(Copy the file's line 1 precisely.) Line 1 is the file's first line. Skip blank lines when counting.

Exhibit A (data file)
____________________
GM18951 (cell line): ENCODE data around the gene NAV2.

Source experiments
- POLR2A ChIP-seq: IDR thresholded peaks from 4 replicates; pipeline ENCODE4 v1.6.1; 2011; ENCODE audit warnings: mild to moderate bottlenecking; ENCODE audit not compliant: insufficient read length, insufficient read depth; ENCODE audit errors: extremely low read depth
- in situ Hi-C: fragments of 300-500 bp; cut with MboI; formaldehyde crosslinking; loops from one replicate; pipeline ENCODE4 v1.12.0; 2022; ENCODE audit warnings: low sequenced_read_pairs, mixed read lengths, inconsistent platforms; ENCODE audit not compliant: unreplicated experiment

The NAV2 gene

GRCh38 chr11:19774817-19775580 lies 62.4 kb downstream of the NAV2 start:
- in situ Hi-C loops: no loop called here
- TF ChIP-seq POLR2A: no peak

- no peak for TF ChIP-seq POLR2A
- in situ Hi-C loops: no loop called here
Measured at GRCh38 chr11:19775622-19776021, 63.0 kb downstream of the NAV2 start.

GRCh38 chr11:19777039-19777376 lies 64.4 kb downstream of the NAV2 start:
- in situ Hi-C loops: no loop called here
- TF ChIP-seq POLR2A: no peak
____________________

GM18951 (cell line): ENCODE data around the gene NAV2.